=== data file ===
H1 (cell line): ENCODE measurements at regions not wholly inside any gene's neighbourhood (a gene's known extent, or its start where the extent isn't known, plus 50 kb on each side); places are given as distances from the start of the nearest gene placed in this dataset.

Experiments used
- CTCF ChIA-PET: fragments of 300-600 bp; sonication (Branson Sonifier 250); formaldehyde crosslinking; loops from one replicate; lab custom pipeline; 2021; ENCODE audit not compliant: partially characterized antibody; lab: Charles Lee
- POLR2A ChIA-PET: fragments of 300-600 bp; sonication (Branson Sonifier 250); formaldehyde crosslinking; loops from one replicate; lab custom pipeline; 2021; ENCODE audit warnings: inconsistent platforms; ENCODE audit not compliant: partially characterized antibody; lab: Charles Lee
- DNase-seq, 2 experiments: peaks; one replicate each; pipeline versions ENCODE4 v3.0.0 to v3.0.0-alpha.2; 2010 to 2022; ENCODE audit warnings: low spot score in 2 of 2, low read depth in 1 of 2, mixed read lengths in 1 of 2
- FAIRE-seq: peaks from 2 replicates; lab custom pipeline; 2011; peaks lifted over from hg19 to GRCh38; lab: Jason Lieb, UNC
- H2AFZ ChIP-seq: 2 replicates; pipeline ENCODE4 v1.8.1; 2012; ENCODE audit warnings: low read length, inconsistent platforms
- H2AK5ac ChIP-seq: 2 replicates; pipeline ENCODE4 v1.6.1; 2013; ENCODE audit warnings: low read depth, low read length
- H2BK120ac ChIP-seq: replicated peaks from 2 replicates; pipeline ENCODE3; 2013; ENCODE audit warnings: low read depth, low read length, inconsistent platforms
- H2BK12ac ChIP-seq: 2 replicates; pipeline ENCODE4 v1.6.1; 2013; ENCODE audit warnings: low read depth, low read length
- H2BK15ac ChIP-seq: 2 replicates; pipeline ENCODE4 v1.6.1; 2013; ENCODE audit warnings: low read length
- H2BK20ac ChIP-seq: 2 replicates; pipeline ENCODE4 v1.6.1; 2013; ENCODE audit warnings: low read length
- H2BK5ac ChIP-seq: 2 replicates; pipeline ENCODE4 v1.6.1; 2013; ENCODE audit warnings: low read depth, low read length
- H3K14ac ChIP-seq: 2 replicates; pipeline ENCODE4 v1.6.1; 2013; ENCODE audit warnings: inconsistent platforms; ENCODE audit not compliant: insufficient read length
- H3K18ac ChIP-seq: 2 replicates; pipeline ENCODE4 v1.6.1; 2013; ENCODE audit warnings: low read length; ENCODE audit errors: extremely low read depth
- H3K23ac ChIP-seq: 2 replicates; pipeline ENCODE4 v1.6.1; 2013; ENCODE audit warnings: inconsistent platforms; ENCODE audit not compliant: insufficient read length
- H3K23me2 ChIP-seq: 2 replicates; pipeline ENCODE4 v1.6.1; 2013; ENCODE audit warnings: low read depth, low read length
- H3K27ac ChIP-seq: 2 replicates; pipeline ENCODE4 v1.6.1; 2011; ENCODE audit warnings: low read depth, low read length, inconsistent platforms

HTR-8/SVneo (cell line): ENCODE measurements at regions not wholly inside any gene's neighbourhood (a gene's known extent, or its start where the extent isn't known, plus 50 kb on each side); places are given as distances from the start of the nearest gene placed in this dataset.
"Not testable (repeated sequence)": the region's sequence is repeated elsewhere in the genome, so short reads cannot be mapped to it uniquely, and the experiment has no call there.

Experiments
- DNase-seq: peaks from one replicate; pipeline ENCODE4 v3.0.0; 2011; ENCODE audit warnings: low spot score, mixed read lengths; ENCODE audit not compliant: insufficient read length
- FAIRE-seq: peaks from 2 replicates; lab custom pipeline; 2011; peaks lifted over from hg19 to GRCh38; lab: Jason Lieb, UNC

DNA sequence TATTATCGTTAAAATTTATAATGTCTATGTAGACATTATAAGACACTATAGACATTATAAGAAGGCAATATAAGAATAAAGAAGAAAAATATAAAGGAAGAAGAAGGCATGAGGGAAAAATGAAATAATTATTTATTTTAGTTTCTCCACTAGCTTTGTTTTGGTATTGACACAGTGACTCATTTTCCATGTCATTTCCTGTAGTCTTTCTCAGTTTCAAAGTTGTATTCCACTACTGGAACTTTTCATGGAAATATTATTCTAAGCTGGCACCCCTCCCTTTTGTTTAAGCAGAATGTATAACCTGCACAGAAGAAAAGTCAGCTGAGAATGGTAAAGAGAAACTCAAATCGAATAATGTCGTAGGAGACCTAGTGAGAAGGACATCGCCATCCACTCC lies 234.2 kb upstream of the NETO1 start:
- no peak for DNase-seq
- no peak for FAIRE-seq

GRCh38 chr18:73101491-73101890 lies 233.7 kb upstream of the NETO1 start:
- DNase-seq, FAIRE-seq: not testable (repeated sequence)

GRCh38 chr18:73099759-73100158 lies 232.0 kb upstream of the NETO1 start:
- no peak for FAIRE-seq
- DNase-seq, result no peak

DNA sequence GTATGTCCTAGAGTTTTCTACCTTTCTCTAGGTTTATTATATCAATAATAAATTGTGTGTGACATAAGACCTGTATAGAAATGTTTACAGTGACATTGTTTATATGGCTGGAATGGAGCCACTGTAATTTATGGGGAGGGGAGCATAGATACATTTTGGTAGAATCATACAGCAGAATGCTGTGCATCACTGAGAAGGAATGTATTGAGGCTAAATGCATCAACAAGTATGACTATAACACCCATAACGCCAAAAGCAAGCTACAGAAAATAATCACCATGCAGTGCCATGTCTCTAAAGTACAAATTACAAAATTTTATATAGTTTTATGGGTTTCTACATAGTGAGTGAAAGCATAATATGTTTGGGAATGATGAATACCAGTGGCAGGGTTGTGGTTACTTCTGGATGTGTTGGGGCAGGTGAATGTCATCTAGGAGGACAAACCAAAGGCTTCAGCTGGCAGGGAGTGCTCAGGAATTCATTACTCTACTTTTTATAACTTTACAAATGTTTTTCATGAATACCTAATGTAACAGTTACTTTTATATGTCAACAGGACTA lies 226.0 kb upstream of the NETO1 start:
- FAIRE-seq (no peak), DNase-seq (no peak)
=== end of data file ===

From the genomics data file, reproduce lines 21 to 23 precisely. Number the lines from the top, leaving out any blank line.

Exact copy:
Experiments
- DNase-seq: peaks from one replicate; pipeline ENCODE4 v3.0.0; 2011; ENCODE audit warnings: low spot score, mixed read lengths; ENCODE audit not compliant: insufficient read length
- FAIRE-seq: peaks from 2 replicates; lab custom pipeline; 2011; peaks lifted over from hg19 to GRCh38; lab: Jason Lieb, UNC